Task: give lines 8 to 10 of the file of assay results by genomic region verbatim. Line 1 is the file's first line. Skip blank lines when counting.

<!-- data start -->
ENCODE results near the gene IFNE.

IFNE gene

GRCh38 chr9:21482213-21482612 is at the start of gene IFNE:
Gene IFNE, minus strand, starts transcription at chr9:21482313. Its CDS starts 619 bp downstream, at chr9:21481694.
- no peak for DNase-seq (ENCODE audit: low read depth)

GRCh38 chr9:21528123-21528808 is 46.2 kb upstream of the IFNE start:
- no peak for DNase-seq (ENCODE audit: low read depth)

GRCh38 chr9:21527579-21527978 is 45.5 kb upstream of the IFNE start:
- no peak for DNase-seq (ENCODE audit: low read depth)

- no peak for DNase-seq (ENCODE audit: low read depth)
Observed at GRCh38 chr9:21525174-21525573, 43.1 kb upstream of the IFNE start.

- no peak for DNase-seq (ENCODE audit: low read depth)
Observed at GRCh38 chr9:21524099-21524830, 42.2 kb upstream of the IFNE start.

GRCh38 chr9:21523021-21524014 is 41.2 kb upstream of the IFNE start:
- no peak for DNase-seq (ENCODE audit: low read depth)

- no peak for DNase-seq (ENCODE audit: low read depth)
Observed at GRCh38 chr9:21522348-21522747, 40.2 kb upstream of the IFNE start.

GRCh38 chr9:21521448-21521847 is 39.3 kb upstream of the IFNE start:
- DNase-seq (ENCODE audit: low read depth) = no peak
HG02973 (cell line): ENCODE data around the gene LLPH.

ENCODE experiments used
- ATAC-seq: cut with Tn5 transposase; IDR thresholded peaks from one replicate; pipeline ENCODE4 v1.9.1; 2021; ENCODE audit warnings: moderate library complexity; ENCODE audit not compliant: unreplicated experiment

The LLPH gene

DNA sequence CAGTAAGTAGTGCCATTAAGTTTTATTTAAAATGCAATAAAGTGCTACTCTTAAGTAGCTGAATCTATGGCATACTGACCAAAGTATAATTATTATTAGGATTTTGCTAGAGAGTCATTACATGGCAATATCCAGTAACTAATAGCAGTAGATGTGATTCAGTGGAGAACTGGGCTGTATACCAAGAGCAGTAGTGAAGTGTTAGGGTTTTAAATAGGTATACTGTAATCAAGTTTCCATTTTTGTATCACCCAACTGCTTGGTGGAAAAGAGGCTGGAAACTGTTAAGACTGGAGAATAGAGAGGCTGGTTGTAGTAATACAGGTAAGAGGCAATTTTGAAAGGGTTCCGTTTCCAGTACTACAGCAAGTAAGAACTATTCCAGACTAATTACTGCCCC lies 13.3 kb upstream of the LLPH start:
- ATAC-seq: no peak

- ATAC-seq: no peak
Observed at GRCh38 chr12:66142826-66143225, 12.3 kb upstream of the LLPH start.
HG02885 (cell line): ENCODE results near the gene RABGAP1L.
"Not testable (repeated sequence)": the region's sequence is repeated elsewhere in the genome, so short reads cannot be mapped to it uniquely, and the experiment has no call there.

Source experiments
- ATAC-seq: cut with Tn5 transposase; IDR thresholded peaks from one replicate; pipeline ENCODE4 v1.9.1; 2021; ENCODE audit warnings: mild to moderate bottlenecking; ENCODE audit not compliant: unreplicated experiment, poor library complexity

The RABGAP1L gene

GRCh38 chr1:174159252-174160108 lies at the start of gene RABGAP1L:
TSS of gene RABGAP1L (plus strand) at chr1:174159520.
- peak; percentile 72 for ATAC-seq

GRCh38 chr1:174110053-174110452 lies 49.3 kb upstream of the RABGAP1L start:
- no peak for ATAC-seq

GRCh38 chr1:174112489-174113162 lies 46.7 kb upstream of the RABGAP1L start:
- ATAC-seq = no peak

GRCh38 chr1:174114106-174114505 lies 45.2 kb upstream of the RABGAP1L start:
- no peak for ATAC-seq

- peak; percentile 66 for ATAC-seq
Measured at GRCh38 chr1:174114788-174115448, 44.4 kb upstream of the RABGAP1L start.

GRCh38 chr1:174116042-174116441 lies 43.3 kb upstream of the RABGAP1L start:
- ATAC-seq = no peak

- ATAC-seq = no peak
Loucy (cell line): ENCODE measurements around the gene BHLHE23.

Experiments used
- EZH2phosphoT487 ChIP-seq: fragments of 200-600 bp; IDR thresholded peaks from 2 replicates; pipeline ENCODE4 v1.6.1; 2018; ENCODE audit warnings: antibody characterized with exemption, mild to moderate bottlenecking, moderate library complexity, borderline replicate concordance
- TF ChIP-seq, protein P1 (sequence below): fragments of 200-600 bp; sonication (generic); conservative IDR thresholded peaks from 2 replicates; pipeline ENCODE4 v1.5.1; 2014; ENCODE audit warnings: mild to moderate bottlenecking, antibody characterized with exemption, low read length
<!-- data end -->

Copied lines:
GRCh38 chr9:21527579-21527978 is 45.5 kb upstream of the IFNE start:
- no peak for DNase-seq (ENCODE audit: low read depth)

- no peak for DNase-seq (ENCODE audit: low read depth)